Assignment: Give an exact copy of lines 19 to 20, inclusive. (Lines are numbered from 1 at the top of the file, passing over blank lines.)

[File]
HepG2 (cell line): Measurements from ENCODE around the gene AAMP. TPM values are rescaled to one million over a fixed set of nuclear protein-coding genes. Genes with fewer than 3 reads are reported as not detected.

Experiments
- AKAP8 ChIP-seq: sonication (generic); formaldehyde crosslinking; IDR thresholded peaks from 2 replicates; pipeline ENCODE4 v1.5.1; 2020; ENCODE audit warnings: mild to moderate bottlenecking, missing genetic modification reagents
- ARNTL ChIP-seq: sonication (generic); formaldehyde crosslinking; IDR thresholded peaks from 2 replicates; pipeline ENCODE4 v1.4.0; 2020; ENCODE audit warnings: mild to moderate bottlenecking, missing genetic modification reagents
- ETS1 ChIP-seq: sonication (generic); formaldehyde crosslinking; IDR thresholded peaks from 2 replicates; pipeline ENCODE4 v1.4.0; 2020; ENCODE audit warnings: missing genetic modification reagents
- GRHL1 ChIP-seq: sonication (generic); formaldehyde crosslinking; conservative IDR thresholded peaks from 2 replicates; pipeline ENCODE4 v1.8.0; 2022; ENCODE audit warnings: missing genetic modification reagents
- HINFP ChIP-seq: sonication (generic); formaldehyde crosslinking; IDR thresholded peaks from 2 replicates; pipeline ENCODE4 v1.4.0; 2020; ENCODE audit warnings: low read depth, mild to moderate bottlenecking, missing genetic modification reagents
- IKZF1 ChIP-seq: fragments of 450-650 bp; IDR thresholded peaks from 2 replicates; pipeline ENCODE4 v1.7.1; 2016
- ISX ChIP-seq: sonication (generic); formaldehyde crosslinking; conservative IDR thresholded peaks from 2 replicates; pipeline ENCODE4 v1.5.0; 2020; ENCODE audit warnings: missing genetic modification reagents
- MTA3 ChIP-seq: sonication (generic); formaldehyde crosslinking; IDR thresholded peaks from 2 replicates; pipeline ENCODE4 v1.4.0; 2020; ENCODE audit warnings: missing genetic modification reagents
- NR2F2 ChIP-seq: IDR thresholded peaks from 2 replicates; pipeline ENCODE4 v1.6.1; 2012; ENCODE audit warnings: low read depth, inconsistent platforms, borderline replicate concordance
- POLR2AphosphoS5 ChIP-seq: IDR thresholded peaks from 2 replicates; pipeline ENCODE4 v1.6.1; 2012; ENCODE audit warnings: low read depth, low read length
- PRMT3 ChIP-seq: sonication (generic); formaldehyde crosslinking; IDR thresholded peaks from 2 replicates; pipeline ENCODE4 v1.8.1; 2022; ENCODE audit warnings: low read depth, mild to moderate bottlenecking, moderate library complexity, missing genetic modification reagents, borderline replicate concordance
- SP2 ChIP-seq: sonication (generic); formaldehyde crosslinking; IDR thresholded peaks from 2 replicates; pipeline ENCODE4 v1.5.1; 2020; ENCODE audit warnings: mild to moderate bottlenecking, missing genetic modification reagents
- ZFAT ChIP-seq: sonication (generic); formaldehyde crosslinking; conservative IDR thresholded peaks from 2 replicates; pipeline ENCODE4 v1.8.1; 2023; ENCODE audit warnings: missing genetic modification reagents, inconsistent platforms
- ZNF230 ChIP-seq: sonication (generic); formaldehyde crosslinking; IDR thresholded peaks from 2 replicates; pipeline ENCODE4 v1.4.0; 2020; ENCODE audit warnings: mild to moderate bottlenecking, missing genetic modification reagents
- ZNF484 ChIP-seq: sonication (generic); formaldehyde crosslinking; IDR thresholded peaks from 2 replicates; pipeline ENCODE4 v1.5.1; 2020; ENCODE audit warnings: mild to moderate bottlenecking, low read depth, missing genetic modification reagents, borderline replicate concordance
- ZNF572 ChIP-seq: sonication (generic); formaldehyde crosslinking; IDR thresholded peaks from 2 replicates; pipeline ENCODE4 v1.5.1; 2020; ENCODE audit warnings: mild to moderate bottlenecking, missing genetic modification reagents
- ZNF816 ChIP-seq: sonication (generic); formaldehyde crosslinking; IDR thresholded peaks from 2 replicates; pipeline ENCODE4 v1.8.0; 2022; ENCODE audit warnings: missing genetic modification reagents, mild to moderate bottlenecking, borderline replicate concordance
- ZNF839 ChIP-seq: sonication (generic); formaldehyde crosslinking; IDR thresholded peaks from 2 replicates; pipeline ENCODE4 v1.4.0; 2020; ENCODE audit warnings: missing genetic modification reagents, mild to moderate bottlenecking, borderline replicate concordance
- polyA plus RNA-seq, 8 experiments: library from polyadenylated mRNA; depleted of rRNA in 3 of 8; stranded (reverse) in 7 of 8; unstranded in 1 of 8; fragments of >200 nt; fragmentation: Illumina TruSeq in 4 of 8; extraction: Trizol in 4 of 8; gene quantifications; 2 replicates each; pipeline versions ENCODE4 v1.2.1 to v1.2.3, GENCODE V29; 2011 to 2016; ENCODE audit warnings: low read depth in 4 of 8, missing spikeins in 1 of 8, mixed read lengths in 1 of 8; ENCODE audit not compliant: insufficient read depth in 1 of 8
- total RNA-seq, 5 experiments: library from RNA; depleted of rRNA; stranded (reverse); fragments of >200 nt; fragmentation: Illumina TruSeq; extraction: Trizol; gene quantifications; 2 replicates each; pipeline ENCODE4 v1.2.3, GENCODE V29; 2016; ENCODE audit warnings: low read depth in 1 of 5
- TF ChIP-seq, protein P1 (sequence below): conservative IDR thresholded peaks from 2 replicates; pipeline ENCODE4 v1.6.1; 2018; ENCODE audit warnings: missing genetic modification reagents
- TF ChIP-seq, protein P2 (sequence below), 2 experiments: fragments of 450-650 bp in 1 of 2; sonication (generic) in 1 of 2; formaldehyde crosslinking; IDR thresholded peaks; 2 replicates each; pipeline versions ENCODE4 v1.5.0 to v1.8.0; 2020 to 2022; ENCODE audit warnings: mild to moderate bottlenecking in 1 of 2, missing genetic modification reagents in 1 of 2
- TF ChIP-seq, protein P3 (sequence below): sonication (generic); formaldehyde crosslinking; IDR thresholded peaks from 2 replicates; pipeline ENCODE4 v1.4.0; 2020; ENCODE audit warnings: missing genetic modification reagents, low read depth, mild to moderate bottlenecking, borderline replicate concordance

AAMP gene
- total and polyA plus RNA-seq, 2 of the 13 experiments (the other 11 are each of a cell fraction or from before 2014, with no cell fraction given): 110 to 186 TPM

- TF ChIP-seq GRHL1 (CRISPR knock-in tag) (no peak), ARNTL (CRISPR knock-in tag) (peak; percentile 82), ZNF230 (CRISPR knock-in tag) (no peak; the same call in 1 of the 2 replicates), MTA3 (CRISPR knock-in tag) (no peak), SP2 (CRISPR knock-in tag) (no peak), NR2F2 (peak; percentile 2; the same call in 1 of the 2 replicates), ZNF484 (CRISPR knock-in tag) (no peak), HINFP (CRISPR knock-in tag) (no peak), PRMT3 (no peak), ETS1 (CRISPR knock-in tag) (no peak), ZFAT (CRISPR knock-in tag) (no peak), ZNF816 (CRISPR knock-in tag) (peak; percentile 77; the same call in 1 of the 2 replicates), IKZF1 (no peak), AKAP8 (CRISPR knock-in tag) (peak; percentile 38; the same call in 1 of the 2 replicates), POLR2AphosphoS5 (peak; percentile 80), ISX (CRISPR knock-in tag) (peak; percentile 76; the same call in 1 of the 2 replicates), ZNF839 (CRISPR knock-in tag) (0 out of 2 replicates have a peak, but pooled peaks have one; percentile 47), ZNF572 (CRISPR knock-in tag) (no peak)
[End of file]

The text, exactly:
- ZNF816 ChIP-seq: sonication (generic); formaldehyde crosslinking; IDR thresholded peaks from 2 replicates; pipeline ENCODE4 v1.8.0; 2022; ENCODE audit warnings: missing genetic modification reagents, mild to moderate bottlenecking, borderline replicate concordance
- ZNF839 ChIP-seq: sonication (generic); formaldehyde crosslinking; IDR thresholded peaks from 2 replicates; pipeline ENCODE4 v1.4.0; 2020; ENCODE audit warnings: missing genetic modification reagents, mild to moderate bottlenecking, borderline replicate concordance